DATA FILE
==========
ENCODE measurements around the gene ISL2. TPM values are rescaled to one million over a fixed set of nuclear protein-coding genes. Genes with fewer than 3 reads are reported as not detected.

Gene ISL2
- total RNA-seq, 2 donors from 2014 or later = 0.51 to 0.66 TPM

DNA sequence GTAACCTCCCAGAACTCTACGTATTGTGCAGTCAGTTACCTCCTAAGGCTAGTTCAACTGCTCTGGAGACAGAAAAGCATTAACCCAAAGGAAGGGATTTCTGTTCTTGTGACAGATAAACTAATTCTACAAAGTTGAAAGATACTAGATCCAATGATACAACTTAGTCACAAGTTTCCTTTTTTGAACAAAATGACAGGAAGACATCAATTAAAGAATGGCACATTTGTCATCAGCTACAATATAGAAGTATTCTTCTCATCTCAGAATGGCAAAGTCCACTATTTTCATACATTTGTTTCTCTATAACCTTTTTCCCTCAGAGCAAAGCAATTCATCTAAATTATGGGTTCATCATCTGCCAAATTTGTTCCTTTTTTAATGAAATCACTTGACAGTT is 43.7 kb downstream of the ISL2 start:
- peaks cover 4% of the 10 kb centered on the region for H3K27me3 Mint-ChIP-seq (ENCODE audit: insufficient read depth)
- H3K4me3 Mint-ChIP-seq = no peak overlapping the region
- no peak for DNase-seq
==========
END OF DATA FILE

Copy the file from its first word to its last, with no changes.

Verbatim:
ENCODE measurements around the gene ISL2. TPM values are rescaled to one million over a fixed set of nuclear protein-coding genes. Genes with fewer than 3 reads are reported as not detected.

Gene ISL2
- total RNA-seq, 2 donors from 2014 or later = 0.51 to 0.66 TPM

DNA sequence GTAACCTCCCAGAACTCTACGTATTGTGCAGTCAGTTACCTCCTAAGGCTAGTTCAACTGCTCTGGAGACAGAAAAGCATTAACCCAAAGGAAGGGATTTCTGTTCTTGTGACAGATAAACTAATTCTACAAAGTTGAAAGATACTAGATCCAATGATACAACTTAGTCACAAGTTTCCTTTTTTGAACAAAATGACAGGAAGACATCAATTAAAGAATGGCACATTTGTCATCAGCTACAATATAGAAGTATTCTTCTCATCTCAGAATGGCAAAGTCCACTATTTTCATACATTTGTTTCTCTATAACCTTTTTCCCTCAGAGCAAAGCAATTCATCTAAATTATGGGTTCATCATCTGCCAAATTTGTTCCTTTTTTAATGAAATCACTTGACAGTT is 43.7 kb downstream of the ISL2 start:
- peaks cover 4% of the 10 kb centered on the region for H3K27me3 Mint-ChIP-seq (ENCODE audit: insufficient read depth)
- H3K4me3 Mint-ChIP-seq = no peak overlapping the region
- no peak for DNase-seq